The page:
Phlebotomy Certification Courses
How To Become A Phlebotomist
The person who does phlebotomy is called a phlebotomist. Phlebotomy is a process of making an incision or puncture on the skin or on top of a vein to extract blood for examination and diagnostic reasons. Being a phlebotomist requires formal training because breaking the skins integrity is a sensitive procedure and patient’s wants assurance that the individual who punctures them is knowledgeable and licensed. That is why proper education is essential to know the different styles / strategies / techniques and the purpose or reason behind the procedure. Knowing the basic and core concepts will build competency and confidence necessary to perform phlebotomy.
Compared to other members of the medical health care team, a phlebotomist is considered to be the most at risk when it comes contracting diseases since they often make contact with bloods and other bodily specimen’s that makes them more prone to viruses and diseases such as HEPA B, Human Immunodeficiency Virus and the likes.
The common school requirements for admission in the phlebotomy training program are the following:
- 18 year of age by the time he/she finishes the training program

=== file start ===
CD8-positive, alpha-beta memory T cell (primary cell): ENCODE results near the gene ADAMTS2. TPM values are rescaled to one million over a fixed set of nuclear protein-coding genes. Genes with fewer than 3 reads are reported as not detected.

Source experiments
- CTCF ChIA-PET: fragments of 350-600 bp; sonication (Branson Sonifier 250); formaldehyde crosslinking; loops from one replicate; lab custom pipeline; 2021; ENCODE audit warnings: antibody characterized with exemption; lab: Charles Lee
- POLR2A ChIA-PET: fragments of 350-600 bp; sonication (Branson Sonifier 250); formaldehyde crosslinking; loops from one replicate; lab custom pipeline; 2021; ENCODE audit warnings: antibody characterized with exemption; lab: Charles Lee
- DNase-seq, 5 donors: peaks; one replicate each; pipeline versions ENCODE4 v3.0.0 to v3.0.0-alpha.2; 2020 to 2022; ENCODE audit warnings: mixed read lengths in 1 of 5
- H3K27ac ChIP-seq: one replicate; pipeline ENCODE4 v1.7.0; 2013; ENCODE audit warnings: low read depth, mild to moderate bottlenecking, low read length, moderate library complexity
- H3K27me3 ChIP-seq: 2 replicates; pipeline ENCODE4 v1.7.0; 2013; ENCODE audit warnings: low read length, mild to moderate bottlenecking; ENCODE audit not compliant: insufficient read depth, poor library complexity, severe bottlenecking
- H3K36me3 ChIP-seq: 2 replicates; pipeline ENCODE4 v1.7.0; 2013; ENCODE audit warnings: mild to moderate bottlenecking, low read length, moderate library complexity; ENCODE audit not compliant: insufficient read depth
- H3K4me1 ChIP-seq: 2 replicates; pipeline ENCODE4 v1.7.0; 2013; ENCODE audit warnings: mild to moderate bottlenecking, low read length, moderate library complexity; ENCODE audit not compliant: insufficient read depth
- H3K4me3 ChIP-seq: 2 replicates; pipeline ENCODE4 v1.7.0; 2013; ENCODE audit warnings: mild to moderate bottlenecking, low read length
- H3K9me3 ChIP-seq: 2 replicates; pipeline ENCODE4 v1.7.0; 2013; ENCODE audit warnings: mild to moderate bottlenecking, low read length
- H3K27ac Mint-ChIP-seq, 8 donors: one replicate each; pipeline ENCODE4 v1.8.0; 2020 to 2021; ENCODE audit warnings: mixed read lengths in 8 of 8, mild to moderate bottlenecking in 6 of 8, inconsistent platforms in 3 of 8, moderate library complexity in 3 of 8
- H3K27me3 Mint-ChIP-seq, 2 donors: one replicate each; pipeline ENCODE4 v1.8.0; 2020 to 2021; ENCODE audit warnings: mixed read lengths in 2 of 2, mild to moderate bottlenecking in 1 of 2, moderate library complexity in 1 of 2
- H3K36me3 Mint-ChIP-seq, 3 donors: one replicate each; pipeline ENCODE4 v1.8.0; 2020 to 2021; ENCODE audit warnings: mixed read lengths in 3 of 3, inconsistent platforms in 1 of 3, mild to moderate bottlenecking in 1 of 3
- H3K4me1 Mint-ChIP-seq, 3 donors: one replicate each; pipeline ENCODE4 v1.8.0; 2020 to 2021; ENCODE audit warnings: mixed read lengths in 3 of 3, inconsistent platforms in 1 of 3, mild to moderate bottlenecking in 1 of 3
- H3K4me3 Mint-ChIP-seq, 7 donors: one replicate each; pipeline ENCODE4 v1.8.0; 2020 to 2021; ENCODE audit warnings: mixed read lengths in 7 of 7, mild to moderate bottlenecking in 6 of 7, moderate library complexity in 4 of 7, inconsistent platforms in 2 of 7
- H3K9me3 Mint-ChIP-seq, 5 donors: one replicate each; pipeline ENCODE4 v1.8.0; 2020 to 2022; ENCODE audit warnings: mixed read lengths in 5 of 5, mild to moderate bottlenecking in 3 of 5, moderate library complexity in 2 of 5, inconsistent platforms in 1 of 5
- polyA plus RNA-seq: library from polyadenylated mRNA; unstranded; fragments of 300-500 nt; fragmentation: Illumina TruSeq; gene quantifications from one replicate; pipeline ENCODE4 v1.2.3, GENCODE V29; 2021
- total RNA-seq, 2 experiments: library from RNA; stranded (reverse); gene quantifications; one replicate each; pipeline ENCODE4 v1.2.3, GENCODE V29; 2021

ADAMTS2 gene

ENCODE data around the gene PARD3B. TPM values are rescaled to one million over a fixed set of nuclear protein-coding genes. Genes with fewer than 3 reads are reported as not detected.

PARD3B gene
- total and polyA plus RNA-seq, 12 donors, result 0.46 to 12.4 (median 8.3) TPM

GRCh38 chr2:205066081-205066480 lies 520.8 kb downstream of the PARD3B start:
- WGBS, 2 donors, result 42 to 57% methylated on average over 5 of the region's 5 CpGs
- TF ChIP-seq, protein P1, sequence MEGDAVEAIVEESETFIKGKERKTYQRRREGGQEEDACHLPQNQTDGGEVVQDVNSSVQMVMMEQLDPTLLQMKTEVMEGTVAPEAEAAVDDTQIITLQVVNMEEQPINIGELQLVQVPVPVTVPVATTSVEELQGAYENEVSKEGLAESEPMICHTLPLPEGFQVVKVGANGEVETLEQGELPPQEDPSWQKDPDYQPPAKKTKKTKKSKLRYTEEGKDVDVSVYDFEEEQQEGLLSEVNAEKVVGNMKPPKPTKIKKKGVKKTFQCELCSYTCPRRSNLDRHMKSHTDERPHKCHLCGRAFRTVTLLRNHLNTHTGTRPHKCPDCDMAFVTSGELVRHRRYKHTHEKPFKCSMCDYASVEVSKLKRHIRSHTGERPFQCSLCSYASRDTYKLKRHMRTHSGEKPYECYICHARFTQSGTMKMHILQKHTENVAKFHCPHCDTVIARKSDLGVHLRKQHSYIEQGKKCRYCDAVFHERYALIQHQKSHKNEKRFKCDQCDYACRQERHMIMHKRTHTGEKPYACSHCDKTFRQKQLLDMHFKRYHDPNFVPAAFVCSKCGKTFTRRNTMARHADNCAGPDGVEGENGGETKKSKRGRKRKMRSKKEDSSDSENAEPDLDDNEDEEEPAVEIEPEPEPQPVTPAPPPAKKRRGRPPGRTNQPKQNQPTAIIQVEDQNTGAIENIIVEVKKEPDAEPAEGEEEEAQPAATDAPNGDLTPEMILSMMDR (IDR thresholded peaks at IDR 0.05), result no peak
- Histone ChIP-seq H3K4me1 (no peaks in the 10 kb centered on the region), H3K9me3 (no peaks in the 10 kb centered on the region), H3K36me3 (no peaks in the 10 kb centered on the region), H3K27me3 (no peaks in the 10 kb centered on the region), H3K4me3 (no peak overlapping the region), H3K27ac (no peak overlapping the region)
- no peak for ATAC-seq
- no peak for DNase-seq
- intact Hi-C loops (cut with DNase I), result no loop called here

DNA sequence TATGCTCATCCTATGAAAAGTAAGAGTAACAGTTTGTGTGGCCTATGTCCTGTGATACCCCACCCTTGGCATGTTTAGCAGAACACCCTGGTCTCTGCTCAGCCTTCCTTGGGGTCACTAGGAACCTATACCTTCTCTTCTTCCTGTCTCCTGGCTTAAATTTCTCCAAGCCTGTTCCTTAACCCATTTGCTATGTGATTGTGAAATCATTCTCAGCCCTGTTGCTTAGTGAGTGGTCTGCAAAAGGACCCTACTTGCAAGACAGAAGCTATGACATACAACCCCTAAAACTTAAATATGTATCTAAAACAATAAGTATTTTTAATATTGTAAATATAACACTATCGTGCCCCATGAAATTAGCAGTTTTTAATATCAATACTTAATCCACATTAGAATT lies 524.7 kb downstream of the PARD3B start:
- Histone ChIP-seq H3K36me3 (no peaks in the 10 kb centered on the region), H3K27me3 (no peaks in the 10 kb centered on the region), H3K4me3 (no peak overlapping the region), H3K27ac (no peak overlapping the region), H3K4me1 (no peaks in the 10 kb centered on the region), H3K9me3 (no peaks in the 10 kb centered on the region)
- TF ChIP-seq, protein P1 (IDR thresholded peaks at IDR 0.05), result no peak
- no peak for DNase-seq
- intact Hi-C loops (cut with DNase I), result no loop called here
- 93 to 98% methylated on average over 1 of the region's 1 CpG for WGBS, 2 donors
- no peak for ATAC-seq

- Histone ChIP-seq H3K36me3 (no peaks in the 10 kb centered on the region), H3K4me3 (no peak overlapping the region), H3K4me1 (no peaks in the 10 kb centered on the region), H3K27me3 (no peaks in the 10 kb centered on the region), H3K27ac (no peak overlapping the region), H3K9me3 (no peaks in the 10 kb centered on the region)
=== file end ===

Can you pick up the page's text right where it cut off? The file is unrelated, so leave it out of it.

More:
- High School Diploma or GED certification
- Clean background, no history of criminal or substance abuse cases
- No physical or psychological impairment mmunization ( Hepatitis B, Rubella, Varicella,)
- Negative TB result
A formal training is necessary to become a phlebotomist. Once the candidate completes the coursework from an accredited and recognized school by the National Phlebotomy Association or the American Society for Clinical Pathology or the Association of Phlebotomy Technicians, he/she will be eligible to that the National Certified Phlebotomist Technician Examination.
Certification and Licenses
There are three types of certifications:
- Limited Phlebotomy Technician – does skin puncture in order to collect blood.
- Certified Phlebotomy Technician I – the one who does venipuncture and skin puncture to extract blood
- Certified Phlebotomy Technician II – can do skin puncture, venipuncture and arterial puncture to draw blood (Specialized Phlebotomist)
To meet the criteria for the certification and licensing the applicant needs to perform 50 venipuncture and 10 skin punctures in order to meet the qualification to take the CPT I examination while there is an additional 20 arterial punctures for CPT II.
Jobs and Salaries
A bright future waits for those that are licensed and certified phlebotomist. A certified and licensed phlebotomist will have no problem in seeking employment because according the latest information, there will be an increase in demand for health care worker ( medical assistants, phlebotomist, emergency medical assistants and etc ) by 14% from 2006 to 2016. A phlebotomist can choose from a wide range of work area, they can get a job in hospitals, clinics, diagnostic centers, care homes, community health centers, laboratories and research facilities. Most employers want to hire a phlebotomist that is respectful, has good work ethics, steady hand and most especially a person who can build rapport easily because interaction with the patient is important as you perform the procedure to make them feel comfortable and at ease.